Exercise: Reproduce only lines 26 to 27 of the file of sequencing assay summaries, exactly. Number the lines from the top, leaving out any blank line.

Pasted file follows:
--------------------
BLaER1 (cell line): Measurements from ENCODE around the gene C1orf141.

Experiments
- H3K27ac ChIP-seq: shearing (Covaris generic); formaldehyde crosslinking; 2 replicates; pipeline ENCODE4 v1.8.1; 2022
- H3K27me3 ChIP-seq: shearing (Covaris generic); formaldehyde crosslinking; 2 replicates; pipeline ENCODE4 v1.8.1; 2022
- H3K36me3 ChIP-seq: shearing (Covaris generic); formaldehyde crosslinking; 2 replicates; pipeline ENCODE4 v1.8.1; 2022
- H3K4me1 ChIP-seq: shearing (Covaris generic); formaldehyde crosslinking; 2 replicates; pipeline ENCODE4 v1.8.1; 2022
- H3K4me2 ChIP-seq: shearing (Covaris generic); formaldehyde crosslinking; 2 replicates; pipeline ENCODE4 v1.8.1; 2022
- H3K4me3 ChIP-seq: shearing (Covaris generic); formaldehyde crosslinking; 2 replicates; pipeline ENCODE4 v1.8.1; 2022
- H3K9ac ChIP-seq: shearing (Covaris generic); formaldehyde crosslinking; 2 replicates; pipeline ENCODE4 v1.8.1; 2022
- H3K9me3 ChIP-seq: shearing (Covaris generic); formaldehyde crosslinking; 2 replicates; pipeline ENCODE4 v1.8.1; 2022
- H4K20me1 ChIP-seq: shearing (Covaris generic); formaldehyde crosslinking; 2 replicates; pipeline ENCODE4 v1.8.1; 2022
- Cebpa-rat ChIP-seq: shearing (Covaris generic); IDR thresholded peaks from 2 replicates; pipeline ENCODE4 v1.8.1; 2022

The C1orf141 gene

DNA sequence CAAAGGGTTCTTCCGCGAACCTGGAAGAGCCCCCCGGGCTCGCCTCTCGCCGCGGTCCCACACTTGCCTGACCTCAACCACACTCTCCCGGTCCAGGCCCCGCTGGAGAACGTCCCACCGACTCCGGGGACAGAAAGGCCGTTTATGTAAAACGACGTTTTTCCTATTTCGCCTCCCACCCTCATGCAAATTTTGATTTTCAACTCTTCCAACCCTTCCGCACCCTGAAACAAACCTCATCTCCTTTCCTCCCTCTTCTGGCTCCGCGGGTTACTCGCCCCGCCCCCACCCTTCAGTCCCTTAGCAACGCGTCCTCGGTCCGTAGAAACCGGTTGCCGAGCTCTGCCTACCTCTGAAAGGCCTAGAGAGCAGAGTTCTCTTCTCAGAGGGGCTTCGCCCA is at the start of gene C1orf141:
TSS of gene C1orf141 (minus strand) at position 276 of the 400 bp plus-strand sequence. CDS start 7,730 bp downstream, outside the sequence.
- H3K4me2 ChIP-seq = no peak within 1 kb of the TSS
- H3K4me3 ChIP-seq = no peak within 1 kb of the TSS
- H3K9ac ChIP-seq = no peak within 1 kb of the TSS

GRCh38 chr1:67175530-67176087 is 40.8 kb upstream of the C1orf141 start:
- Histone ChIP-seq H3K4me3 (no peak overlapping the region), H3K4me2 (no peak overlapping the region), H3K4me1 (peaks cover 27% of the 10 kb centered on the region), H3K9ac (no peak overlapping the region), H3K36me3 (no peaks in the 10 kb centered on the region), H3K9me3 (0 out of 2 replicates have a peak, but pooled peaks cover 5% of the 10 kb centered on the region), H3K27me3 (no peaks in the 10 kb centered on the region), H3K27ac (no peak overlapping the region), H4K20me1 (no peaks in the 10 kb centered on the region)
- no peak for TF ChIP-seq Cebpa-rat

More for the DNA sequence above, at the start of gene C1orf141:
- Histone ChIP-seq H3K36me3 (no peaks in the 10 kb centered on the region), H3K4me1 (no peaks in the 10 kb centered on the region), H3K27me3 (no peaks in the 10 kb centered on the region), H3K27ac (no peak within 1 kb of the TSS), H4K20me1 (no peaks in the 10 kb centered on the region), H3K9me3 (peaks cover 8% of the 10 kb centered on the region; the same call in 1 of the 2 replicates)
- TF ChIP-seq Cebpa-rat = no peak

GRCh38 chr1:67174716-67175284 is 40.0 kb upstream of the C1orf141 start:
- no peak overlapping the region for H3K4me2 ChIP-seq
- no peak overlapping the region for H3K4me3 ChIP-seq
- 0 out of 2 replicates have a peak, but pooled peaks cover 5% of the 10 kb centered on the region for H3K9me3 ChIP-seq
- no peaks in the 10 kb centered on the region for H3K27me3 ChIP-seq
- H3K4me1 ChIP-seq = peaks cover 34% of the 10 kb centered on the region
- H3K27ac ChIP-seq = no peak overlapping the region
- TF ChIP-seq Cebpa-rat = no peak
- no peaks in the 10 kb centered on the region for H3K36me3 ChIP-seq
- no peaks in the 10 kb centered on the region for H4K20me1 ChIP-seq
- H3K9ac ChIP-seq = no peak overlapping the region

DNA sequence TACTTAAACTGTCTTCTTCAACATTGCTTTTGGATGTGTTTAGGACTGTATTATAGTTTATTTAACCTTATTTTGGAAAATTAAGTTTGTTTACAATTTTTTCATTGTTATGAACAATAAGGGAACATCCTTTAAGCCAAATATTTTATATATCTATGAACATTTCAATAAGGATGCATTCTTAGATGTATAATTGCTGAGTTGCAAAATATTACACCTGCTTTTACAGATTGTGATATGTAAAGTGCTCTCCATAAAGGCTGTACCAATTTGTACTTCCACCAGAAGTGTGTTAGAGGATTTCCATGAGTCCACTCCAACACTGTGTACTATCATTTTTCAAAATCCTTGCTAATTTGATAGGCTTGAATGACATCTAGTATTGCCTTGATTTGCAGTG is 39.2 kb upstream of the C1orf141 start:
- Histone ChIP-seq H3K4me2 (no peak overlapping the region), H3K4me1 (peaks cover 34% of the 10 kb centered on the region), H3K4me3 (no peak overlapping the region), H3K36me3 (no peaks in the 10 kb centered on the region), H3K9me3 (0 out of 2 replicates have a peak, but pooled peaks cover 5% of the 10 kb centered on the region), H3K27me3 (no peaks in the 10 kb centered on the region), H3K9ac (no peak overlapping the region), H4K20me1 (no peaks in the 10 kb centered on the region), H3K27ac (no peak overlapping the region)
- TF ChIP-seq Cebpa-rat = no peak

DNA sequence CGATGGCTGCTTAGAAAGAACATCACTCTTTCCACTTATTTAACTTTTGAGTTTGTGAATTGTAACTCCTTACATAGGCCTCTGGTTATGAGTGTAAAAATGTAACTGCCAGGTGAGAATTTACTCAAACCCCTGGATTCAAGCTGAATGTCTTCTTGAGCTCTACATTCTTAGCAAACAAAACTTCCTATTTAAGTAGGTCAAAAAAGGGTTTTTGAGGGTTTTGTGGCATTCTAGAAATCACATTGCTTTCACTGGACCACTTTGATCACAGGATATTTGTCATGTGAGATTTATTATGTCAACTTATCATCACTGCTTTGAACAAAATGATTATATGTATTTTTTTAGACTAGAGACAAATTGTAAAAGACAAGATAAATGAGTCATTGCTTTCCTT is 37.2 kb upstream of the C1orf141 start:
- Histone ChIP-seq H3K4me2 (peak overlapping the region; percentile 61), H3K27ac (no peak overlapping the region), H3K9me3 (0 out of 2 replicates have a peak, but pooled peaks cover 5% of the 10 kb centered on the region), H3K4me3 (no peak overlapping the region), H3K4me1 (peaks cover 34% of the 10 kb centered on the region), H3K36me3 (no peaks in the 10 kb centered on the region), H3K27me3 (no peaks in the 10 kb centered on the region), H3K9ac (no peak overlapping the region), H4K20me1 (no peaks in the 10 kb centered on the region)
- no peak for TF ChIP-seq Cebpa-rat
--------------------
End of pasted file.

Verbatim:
- no peak overlapping the region for H3K4me2 ChIP-seq
- no peak overlapping the region for H3K4me3 ChIP-seq